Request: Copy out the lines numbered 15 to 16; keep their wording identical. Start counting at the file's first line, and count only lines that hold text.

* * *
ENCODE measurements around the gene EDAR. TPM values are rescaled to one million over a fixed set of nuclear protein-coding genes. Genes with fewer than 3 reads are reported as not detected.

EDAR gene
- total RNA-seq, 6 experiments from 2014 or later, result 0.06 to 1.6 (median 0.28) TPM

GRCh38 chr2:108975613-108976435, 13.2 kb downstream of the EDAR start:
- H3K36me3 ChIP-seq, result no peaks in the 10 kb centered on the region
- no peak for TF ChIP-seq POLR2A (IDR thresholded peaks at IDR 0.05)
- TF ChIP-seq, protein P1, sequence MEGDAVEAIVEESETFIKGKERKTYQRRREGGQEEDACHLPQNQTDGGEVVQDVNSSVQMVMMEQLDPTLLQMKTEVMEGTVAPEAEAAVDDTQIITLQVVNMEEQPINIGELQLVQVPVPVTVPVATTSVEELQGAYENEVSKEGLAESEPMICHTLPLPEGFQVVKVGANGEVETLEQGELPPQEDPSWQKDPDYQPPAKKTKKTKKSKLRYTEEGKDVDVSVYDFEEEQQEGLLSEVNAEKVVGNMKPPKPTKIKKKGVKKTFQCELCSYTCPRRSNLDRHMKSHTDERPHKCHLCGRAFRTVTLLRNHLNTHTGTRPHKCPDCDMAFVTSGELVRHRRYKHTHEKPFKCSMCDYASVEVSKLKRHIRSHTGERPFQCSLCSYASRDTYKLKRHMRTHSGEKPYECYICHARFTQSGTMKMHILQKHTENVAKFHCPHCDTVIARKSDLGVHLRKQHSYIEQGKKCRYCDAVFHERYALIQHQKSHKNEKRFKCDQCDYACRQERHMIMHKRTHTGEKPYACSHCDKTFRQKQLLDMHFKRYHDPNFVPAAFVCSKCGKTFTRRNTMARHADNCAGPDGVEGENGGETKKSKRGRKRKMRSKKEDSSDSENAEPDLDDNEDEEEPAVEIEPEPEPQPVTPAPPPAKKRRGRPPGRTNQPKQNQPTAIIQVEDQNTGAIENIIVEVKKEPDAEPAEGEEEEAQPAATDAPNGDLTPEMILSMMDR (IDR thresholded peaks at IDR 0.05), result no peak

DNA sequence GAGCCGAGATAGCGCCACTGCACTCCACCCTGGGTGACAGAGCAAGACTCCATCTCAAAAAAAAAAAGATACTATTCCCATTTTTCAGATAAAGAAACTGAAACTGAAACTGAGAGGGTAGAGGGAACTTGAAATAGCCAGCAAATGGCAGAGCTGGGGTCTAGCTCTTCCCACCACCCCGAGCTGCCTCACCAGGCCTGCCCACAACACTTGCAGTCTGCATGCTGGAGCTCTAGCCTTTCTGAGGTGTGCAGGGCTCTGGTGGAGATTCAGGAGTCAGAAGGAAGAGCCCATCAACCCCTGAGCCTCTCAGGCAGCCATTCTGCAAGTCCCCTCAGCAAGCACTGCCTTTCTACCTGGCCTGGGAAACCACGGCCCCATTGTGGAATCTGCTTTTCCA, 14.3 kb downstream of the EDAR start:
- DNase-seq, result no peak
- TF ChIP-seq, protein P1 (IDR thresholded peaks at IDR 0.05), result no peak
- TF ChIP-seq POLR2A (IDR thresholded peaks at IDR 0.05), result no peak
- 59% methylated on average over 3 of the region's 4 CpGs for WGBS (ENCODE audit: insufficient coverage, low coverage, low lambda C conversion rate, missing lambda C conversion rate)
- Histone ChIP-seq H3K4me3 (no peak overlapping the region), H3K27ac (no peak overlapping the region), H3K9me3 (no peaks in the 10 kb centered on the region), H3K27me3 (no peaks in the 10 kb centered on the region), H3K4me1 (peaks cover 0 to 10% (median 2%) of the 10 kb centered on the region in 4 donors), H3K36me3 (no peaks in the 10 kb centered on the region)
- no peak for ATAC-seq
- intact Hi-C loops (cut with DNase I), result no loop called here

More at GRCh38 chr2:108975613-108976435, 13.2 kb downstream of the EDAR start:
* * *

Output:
- intact Hi-C loops (cut with DNase I), result no loop called here

More at GRCh38 chr2:108975613-108976435, 13.2 kb downstream of the EDAR start: